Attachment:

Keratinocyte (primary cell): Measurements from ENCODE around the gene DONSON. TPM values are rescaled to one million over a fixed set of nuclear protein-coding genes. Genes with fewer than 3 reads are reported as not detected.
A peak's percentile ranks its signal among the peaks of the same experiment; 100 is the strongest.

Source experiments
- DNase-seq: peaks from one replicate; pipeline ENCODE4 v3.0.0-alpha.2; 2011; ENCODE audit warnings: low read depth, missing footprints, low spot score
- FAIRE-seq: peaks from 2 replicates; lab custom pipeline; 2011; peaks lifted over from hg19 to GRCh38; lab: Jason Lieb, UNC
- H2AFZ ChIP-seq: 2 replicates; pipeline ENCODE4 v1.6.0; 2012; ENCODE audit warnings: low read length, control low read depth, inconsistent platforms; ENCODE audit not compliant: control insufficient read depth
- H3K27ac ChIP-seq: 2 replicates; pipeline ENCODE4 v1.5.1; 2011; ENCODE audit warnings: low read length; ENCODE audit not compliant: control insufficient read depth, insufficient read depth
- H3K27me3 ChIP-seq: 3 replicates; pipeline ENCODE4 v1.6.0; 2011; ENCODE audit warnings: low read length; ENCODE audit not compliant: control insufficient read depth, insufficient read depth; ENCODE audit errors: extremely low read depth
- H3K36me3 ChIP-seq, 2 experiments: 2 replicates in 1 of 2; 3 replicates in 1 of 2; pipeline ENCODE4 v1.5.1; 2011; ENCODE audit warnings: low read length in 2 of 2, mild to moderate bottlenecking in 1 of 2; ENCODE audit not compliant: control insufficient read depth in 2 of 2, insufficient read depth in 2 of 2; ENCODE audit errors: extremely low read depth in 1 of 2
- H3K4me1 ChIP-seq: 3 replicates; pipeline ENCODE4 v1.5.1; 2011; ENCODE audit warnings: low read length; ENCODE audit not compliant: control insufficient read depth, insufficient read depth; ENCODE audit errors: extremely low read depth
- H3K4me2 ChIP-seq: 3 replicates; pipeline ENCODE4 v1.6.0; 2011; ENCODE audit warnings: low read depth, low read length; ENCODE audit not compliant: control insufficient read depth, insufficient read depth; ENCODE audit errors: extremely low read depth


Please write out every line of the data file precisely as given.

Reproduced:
Keratinocyte (primary cell): Measurements from ENCODE around the gene DONSON. TPM values are rescaled to one million over a fixed set of nuclear protein-coding genes. Genes with fewer than 3 reads are reported as not detected.
A peak's percentile ranks its signal among the peaks of the same experiment; 100 is the strongest.

Source experiments
- DNase-seq: peaks from one replicate; pipeline ENCODE4 v3.0.0-alpha.2; 2011; ENCODE audit warnings: low read depth, missing footprints, low spot score
- FAIRE-seq: peaks from 2 replicates; lab custom pipeline; 2011; peaks lifted over from hg19 to GRCh38; lab: Jason Lieb, UNC
- H2AFZ ChIP-seq: 2 replicates; pipeline ENCODE4 v1.6.0; 2012; ENCODE audit warnings: low read length, control low read depth, inconsistent platforms; ENCODE audit not compliant: control insufficient read depth
- H3K27ac ChIP-seq: 2 replicates; pipeline ENCODE4 v1.5.1; 2011; ENCODE audit warnings: low read length; ENCODE audit not compliant: control insufficient read depth, insufficient read depth
- H3K27me3 ChIP-seq: 3 replicates; pipeline ENCODE4 v1.6.0; 2011; ENCODE audit warnings: low read length; ENCODE audit not compliant: control insufficient read depth, insufficient read depth; ENCODE audit errors: extremely low read depth
- H3K36me3 ChIP-seq, 2 experiments: 2 replicates in 1 of 2; 3 replicates in 1 of 2; pipeline ENCODE4 v1.5.1; 2011; ENCODE audit warnings: low read length in 2 of 2, mild to moderate bottlenecking in 1 of 2; ENCODE audit not compliant: control insufficient read depth in 2 of 2, insufficient read depth in 2 of 2; ENCODE audit errors: extremely low read depth in 1 of 2
- H3K4me1 ChIP-seq: 3 replicates; pipeline ENCODE4 v1.5.1; 2011; ENCODE audit warnings: low read length; ENCODE audit not compliant: control insufficient read depth, insufficient read depth; ENCODE audit errors: extremely low read depth
- H3K4me2 ChIP-seq: 3 replicates; pipeline ENCODE4 v1.6.0; 2011; ENCODE audit warnings: low read depth, low read length; ENCODE audit not compliant: control insufficient read depth, insufficient read depth; ENCODE audit errors: extremely low read depth